Too many of us with children enrolled in LAUSD’s special education programs are familiar with Rosanne Walden’s experience. As a parent, she knows what services her son, Adam, needs in order to unlock his full potential. The experts at the school Adam attends agree with her assessment. Unfortunately, some faceless bureaucrat with an office in the Beaudry headquarters has formulated a policy that prevents Adam from getting these services. That person has never met Adam or witnessed the progress that he has made, but that has not prevented him from enforcing a policy that stands in the way of unlocking Adam’s full potential.
At the last LAUSD board meeting, Ms. Walden testified about her experiences with the district’s bureaucracy. She explained that Adam is on the moderate to severe range of the autism spectrum and has severe communication issues. Despite these challenges, he is on an academic track to receive a high school diploma. In fact, in middle school he was even included on the honor roll. Adam’s mother gives a lot of credit to his Inclusion Specialist, Adrienne Johnston, for helping him to achieve this success.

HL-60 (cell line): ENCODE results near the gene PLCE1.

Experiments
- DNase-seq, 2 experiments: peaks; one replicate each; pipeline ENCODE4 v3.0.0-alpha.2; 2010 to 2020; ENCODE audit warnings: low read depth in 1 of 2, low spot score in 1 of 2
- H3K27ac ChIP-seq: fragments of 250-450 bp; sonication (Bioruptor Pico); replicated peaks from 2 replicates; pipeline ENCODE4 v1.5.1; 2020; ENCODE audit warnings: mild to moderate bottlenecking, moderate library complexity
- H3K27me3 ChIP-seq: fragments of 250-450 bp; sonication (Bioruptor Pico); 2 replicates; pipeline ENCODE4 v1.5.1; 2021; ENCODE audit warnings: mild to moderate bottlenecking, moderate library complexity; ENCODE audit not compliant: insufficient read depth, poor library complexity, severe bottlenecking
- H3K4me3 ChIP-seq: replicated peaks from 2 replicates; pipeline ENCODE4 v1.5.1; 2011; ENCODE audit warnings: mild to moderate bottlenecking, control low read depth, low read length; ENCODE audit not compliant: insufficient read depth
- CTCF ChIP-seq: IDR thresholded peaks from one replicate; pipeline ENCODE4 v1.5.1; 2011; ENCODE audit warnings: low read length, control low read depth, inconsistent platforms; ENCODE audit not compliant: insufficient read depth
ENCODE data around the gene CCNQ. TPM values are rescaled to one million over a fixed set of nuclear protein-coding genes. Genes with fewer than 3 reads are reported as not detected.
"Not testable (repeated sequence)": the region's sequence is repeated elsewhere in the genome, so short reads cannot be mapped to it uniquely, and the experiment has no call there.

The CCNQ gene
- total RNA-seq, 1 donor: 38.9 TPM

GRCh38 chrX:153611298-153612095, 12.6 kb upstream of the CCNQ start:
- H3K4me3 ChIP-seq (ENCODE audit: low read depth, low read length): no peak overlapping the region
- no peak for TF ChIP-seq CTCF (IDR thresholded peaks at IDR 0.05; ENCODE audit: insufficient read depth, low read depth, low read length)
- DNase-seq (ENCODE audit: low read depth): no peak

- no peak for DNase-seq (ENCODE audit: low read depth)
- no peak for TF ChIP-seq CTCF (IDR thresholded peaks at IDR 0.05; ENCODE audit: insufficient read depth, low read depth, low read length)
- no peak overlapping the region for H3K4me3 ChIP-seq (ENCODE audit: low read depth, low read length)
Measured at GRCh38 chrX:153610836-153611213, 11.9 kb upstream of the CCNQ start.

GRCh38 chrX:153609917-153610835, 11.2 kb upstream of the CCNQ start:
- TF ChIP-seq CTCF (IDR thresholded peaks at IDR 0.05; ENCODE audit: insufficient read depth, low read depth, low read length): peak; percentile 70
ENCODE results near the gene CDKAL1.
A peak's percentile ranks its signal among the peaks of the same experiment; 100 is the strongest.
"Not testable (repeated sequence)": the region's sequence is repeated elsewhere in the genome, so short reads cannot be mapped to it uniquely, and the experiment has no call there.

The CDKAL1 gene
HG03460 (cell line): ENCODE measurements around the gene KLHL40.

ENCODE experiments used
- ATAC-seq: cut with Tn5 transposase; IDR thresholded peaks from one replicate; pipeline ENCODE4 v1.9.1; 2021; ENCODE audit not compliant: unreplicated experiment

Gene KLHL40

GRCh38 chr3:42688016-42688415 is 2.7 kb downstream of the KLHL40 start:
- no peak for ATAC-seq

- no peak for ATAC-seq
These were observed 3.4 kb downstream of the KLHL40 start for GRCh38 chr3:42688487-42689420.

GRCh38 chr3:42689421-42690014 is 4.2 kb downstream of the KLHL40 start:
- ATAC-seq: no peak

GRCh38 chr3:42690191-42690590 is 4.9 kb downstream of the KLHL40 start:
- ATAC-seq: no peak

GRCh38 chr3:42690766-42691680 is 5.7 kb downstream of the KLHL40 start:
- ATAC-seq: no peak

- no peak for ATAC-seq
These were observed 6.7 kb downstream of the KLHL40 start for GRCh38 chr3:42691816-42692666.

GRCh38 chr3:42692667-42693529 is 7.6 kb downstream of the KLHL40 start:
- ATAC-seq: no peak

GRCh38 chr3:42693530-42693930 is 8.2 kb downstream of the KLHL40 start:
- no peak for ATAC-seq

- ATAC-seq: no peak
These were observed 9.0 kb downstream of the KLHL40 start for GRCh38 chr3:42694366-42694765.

Unfortunately, as he begins high school, Adam will not have the assistance of an Inclusion Specialist. The district has informed his mother that the job of such a specialist would be to “dumb down his work to the third grade” level. This would take him off of the academic track. Instead of a single point person, each of his teachers is expected to call her every night and explain how to adapt his homework.
Roseanne says that the special education people at the school are “throwing their hands up” at this policy. At this point, parents in her predicament are forced to either give up or take their fight directly to the bureaucracy. If she wants to improve her chances of success, she will hire a lawyer who specializes in these cases. If she prevails or settles, the district will pay this lawyer’s fees. This is another example of how the district’s refusal to allow parents and local educators to make decisions wastes money that is supposed to be used to educate our children.
The next speaker to address the board was Adam. His mother explained that since he does not have a lot of language skills he had chosen to testify with his cello. He then proceeded to play Johann Sebastian Bach’s Suite 3 from memory. His performance brought my wife to tears. Most of the people on the dais looked enthralled. Monica Ratcliff actually pulled out her phone to take pictures. Hopefully, she will use it as a reminder that all children have a potential that deserves to be unlocked.